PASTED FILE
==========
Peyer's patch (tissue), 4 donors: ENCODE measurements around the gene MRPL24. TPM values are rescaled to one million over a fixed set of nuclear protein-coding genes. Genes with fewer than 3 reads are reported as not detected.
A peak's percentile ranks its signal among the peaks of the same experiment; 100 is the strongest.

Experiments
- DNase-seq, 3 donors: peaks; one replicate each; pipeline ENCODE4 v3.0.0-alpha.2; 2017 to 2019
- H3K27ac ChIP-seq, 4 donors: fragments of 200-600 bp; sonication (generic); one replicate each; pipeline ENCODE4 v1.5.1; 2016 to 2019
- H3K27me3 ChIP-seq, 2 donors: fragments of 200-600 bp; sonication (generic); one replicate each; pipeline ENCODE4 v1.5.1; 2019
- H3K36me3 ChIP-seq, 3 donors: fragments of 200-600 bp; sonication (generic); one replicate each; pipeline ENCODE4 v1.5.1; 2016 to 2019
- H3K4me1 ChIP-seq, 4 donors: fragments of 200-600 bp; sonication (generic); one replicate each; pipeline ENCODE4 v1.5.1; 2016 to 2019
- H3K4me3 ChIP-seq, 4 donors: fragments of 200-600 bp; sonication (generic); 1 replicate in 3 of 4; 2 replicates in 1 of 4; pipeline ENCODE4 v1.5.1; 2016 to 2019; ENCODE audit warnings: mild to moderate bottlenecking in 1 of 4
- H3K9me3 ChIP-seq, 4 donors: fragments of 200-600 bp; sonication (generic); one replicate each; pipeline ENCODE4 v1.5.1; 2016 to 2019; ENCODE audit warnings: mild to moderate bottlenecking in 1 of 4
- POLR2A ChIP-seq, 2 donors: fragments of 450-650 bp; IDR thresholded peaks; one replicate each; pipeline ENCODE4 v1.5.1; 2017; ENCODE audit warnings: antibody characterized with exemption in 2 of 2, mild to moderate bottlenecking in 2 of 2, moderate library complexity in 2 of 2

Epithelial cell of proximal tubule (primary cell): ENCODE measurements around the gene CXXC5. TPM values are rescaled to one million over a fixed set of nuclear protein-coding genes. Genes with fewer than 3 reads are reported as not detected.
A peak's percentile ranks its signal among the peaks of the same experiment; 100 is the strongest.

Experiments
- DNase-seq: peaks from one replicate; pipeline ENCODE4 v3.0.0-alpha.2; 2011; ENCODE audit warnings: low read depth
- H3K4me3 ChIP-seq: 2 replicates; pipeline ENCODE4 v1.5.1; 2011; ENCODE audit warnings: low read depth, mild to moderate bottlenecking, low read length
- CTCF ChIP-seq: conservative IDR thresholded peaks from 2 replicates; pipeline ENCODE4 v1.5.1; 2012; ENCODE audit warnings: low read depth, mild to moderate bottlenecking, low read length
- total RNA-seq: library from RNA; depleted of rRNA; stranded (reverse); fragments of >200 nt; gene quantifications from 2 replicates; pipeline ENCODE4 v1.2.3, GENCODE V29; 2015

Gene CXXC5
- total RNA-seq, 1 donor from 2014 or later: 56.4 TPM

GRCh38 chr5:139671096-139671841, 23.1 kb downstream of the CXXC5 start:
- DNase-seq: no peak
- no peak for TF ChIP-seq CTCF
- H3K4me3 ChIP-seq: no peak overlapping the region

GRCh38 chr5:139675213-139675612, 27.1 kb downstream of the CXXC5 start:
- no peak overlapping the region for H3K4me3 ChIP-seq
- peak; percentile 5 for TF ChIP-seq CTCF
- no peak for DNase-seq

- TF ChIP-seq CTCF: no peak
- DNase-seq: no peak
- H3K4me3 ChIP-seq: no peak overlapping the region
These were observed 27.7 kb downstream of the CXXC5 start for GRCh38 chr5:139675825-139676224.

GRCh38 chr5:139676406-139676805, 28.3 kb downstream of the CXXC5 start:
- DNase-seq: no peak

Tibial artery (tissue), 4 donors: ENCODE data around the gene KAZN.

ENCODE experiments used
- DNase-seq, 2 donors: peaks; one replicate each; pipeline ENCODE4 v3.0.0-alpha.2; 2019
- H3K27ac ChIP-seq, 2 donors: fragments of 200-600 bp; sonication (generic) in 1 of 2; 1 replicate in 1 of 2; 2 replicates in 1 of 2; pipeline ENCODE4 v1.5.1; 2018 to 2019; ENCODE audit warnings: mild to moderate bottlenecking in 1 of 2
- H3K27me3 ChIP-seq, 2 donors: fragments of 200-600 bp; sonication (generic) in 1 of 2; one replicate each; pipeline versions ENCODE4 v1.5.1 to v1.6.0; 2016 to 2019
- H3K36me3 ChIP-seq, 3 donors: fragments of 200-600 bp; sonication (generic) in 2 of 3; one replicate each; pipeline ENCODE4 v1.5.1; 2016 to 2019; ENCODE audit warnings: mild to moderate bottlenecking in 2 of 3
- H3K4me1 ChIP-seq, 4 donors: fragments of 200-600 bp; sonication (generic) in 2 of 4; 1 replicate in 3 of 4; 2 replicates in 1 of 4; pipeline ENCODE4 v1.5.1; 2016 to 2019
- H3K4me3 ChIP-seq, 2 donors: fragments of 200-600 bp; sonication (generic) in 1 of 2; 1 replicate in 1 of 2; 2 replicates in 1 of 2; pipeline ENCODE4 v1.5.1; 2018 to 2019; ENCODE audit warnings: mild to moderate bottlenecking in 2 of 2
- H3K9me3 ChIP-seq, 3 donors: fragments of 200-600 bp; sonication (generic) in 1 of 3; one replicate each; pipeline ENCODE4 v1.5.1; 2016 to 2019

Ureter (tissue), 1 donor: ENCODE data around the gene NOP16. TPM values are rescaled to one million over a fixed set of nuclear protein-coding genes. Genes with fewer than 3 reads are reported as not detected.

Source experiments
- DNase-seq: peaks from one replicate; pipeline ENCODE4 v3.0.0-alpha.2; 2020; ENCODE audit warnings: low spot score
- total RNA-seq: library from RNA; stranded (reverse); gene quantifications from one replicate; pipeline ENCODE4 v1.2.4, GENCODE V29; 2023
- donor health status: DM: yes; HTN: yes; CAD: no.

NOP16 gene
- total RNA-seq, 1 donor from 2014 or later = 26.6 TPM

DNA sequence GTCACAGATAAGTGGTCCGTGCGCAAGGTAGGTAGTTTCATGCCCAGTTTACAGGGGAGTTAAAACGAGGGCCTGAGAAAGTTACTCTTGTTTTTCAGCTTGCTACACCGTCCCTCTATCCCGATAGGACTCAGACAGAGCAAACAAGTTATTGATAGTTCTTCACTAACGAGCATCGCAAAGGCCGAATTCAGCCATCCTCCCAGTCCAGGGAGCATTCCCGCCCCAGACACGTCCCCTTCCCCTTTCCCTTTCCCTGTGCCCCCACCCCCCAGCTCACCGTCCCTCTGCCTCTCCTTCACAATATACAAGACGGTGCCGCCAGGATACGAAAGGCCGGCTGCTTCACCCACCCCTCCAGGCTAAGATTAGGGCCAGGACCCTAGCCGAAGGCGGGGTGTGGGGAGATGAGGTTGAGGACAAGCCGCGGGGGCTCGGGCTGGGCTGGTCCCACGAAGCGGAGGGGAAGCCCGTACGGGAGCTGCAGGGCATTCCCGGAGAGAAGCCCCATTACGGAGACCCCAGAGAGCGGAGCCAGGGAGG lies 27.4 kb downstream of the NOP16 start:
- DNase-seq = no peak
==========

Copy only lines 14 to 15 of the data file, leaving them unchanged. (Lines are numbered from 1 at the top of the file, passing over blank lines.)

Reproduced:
Experiments
- DNase-seq: peaks from one replicate; pipeline ENCODE4 v3.0.0-alpha.2; 2011; ENCODE audit warnings: low read depth